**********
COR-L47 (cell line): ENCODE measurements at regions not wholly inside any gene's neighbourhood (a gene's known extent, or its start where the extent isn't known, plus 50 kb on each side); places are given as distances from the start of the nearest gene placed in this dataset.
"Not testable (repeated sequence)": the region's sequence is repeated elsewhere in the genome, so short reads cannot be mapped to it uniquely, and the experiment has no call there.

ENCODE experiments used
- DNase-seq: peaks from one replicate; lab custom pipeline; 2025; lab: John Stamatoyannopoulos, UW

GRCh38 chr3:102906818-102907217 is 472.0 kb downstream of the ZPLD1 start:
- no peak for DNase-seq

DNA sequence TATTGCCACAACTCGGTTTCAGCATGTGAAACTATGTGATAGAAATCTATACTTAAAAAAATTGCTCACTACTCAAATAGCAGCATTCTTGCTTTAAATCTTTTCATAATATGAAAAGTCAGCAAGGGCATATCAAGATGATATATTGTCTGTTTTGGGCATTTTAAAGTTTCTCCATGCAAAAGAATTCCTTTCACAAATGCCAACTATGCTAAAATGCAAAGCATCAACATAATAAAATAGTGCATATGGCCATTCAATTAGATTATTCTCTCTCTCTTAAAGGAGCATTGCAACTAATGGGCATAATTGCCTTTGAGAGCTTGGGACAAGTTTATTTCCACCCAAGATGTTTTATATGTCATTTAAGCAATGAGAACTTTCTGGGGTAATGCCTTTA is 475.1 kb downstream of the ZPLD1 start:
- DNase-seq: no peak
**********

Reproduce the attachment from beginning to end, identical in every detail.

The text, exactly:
COR-L47 (cell line): ENCODE measurements at regions not wholly inside any gene's neighbourhood (a gene's known extent, or its start where the extent isn't known, plus 50 kb on each side); places are given as distances from the start of the nearest gene placed in this dataset.
"Not testable (repeated sequence)": the region's sequence is repeated elsewhere in the genome, so short reads cannot be mapped to it uniquely, and the experiment has no call there.

ENCODE experiments used
- DNase-seq: peaks from one replicate; lab custom pipeline; 2025; lab: John Stamatoyannopoulos, UW

GRCh38 chr3:102906818-102907217 is 472.0 kb downstream of the ZPLD1 start:
- no peak for DNase-seq

DNA sequence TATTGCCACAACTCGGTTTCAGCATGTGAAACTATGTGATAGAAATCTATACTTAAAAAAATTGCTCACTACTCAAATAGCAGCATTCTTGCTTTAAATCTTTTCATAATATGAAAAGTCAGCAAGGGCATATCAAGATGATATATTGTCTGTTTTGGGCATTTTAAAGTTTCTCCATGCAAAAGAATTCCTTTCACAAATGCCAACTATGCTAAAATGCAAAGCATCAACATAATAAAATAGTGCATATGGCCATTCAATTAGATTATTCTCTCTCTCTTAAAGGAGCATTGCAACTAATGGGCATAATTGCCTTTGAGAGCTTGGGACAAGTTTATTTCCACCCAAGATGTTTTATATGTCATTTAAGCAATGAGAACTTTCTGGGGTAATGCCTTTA is 475.1 kb downstream of the ZPLD1 start:
- DNase-seq: no peak